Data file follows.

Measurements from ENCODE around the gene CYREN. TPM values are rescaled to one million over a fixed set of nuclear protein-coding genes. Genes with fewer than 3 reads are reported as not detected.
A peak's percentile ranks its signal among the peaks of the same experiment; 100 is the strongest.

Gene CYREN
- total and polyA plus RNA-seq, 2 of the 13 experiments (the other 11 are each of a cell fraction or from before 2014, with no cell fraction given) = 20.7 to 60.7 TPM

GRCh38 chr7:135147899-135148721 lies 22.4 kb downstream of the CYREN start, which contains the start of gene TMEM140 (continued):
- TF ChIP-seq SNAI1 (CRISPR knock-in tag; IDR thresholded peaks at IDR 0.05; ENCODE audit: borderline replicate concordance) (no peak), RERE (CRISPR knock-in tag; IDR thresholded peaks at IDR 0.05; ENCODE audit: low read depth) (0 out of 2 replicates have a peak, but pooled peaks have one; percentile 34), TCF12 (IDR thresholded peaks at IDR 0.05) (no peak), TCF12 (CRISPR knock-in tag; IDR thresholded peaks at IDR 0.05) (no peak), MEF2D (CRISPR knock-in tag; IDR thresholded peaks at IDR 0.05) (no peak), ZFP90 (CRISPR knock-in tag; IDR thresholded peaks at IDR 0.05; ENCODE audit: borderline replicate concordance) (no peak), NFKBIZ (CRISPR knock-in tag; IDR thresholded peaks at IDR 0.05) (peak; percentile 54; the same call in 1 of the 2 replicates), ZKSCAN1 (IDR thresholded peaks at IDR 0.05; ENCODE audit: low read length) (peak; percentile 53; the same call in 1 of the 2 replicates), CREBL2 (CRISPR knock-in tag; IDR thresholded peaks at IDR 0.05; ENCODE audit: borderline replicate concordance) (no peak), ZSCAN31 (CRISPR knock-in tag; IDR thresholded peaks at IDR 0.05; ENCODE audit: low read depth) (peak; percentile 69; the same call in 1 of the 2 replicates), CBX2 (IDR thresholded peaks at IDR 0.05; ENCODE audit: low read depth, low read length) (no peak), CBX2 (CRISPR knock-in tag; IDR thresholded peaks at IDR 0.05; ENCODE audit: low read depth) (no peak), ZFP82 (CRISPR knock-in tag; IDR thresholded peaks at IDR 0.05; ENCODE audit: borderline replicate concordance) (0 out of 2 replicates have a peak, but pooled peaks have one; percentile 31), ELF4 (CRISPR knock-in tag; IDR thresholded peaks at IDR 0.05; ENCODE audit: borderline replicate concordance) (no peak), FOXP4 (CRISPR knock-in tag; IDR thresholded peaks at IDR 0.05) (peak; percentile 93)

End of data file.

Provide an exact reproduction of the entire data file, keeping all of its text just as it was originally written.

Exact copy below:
Measurements from ENCODE around the gene CYREN. TPM values are rescaled to one million over a fixed set of nuclear protein-coding genes. Genes with fewer than 3 reads are reported as not detected.
A peak's percentile ranks its signal among the peaks of the same experiment; 100 is the strongest.

Gene CYREN
- total and polyA plus RNA-seq, 2 of the 13 experiments (the other 11 are each of a cell fraction or from before 2014, with no cell fraction given) = 20.7 to 60.7 TPM

GRCh38 chr7:135147899-135148721 lies 22.4 kb downstream of the CYREN start, which contains the start of gene TMEM140 (continued):
- TF ChIP-seq SNAI1 (CRISPR knock-in tag; IDR thresholded peaks at IDR 0.05; ENCODE audit: borderline replicate concordance) (no peak), RERE (CRISPR knock-in tag; IDR thresholded peaks at IDR 0.05; ENCODE audit: low read depth) (0 out of 2 replicates have a peak, but pooled peaks have one; percentile 34), TCF12 (IDR thresholded peaks at IDR 0.05) (no peak), TCF12 (CRISPR knock-in tag; IDR thresholded peaks at IDR 0.05) (no peak), MEF2D (CRISPR knock-in tag; IDR thresholded peaks at IDR 0.05) (no peak), ZFP90 (CRISPR knock-in tag; IDR thresholded peaks at IDR 0.05; ENCODE audit: borderline replicate concordance) (no peak), NFKBIZ (CRISPR knock-in tag; IDR thresholded peaks at IDR 0.05) (peak; percentile 54; the same call in 1 of the 2 replicates), ZKSCAN1 (IDR thresholded peaks at IDR 0.05; ENCODE audit: low read length) (peak; percentile 53; the same call in 1 of the 2 replicates), CREBL2 (CRISPR knock-in tag; IDR thresholded peaks at IDR 0.05; ENCODE audit: borderline replicate concordance) (no peak), ZSCAN31 (CRISPR knock-in tag; IDR thresholded peaks at IDR 0.05; ENCODE audit: low read depth) (peak; percentile 69; the same call in 1 of the 2 replicates), CBX2 (IDR thresholded peaks at IDR 0.05; ENCODE audit: low read depth, low read length) (no peak), CBX2 (CRISPR knock-in tag; IDR thresholded peaks at IDR 0.05; ENCODE audit: low read depth) (no peak), ZFP82 (CRISPR knock-in tag; IDR thresholded peaks at IDR 0.05; ENCODE audit: borderline replicate concordance) (0 out of 2 replicates have a peak, but pooled peaks have one; percentile 31), ELF4 (CRISPR knock-in tag; IDR thresholded peaks at IDR 0.05; ENCODE audit: borderline replicate concordance) (no peak), FOXP4 (CRISPR knock-in tag; IDR thresholded peaks at IDR 0.05) (peak; percentile 93)